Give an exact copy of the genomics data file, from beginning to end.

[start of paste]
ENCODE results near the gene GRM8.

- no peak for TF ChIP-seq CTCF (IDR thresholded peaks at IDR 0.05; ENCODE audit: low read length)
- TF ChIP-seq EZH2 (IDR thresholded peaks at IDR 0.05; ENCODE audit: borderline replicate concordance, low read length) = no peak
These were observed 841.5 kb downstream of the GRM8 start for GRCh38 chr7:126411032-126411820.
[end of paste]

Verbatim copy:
ENCODE results near the gene GRM8.

- no peak for TF ChIP-seq CTCF (IDR thresholded peaks at IDR 0.05; ENCODE audit: low read length)
- TF ChIP-seq EZH2 (IDR thresholded peaks at IDR 0.05; ENCODE audit: borderline replicate concordance, low read length) = no peak
These were observed 841.5 kb downstream of the GRM8 start for GRCh38 chr7:126411032-126411820.